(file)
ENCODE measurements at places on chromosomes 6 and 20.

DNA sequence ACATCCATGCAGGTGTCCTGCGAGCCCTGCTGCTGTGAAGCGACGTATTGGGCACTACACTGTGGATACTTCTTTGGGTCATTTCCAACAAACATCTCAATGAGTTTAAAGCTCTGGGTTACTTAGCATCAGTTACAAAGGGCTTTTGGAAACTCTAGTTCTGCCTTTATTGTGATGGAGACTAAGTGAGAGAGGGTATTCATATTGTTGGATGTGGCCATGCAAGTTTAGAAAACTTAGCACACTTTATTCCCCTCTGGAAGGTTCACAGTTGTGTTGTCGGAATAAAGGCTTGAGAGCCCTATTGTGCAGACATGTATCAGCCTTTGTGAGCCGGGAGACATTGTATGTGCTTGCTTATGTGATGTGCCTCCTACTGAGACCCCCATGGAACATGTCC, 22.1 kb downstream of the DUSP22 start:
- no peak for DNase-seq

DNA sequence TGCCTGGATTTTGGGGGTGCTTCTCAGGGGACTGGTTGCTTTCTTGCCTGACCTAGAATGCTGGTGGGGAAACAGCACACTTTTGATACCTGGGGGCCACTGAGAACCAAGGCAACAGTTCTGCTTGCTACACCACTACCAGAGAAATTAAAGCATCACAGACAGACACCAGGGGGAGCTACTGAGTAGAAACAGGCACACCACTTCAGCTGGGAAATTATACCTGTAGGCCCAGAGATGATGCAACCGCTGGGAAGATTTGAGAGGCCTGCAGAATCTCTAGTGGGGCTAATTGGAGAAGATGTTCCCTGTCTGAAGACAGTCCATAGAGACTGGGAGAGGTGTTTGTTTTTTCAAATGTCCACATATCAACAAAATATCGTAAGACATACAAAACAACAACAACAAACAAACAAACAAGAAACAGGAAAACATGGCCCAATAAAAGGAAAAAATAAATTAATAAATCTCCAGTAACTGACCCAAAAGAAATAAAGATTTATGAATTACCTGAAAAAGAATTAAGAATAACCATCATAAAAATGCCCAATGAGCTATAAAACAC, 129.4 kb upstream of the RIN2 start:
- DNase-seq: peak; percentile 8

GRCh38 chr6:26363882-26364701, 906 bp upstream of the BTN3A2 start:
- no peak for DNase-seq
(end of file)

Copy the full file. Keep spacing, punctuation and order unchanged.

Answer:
ENCODE measurements at places on chromosomes 6 and 20.

DNA sequence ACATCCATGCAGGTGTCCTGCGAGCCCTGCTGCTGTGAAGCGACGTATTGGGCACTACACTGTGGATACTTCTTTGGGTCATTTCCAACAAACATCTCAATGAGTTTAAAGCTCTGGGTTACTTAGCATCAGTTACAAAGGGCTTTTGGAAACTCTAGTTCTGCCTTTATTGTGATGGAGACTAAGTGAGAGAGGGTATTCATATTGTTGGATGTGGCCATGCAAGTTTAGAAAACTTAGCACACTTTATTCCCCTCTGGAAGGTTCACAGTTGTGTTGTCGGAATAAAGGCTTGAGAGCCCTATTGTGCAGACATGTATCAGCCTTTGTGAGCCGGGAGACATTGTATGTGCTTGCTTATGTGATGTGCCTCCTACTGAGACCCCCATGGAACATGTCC, 22.1 kb downstream of the DUSP22 start:
- no peak for DNase-seq

DNA sequence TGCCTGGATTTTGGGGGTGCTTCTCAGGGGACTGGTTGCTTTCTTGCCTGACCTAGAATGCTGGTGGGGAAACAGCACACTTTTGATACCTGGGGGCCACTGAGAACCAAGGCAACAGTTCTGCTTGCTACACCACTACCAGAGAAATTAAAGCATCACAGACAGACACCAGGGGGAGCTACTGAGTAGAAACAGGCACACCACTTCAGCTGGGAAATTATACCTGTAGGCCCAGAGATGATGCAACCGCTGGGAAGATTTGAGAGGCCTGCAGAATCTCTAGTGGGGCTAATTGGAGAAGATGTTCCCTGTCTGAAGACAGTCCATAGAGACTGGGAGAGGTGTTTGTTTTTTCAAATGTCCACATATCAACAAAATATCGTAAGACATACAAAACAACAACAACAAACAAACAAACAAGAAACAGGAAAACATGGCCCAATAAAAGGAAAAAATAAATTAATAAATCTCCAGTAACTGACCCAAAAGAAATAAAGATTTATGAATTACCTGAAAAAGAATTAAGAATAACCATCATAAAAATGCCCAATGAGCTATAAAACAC, 129.4 kb upstream of the RIN2 start:
- DNase-seq: peak; percentile 8

GRCh38 chr6:26363882-26364701, 906 bp upstream of the BTN3A2 start:
- no peak for DNase-seq